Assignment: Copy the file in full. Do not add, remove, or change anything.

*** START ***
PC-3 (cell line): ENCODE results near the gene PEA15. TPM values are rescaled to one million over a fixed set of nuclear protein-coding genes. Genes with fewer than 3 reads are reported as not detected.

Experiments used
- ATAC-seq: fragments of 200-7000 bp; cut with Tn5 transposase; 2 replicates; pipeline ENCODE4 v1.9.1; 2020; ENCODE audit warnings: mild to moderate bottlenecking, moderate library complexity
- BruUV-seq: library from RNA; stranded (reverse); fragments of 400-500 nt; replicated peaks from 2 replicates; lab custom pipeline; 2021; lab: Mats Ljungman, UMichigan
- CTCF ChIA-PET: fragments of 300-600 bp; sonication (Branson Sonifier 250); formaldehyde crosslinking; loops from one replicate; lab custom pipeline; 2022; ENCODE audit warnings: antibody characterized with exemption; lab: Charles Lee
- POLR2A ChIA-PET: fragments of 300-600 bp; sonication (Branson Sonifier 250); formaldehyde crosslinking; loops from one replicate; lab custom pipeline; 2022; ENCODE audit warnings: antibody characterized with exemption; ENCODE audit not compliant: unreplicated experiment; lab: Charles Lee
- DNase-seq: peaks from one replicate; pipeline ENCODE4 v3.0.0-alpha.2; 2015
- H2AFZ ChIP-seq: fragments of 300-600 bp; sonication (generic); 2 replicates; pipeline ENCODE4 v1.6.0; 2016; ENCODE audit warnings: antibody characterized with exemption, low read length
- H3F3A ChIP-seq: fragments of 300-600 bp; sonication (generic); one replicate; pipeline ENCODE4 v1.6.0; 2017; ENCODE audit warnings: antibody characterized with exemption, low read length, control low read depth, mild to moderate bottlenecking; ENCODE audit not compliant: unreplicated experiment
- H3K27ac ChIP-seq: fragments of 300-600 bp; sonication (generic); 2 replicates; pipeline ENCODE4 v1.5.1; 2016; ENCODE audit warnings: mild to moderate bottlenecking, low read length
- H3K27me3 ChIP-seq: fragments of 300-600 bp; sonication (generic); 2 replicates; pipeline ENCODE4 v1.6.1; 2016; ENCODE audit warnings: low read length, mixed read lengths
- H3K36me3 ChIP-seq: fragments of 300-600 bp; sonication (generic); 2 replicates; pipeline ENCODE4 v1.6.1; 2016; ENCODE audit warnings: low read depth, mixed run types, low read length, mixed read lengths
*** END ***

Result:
PC-3 (cell line): ENCODE results near the gene PEA15. TPM values are rescaled to one million over a fixed set of nuclear protein-coding genes. Genes with fewer than 3 reads are reported as not detected.

Experiments used
- ATAC-seq: fragments of 200-7000 bp; cut with Tn5 transposase; 2 replicates; pipeline ENCODE4 v1.9.1; 2020; ENCODE audit warnings: mild to moderate bottlenecking, moderate library complexity
- BruUV-seq: library from RNA; stranded (reverse); fragments of 400-500 nt; replicated peaks from 2 replicates; lab custom pipeline; 2021; lab: Mats Ljungman, UMichigan
- CTCF ChIA-PET: fragments of 300-600 bp; sonication (Branson Sonifier 250); formaldehyde crosslinking; loops from one replicate; lab custom pipeline; 2022; ENCODE audit warnings: antibody characterized with exemption; lab: Charles Lee
- POLR2A ChIA-PET: fragments of 300-600 bp; sonication (Branson Sonifier 250); formaldehyde crosslinking; loops from one replicate; lab custom pipeline; 2022; ENCODE audit warnings: antibody characterized with exemption; ENCODE audit not compliant: unreplicated experiment; lab: Charles Lee
- DNase-seq: peaks from one replicate; pipeline ENCODE4 v3.0.0-alpha.2; 2015
- H2AFZ ChIP-seq: fragments of 300-600 bp; sonication (generic); 2 replicates; pipeline ENCODE4 v1.6.0; 2016; ENCODE audit warnings: antibody characterized with exemption, low read length
- H3F3A ChIP-seq: fragments of 300-600 bp; sonication (generic); one replicate; pipeline ENCODE4 v1.6.0; 2017; ENCODE audit warnings: antibody characterized with exemption, low read length, control low read depth, mild to moderate bottlenecking; ENCODE audit not compliant: unreplicated experiment
- H3K27ac ChIP-seq: fragments of 300-600 bp; sonication (generic); 2 replicates; pipeline ENCODE4 v1.5.1; 2016; ENCODE audit warnings: mild to moderate bottlenecking, low read length
- H3K27me3 ChIP-seq: fragments of 300-600 bp; sonication (generic); 2 replicates; pipeline ENCODE4 v1.6.1; 2016; ENCODE audit warnings: low read length, mixed read lengths
- H3K36me3 ChIP-seq: fragments of 300-600 bp; sonication (generic); 2 replicates; pipeline ENCODE4 v1.6.1; 2016; ENCODE audit warnings: low read depth, mixed run types, low read length, mixed read lengths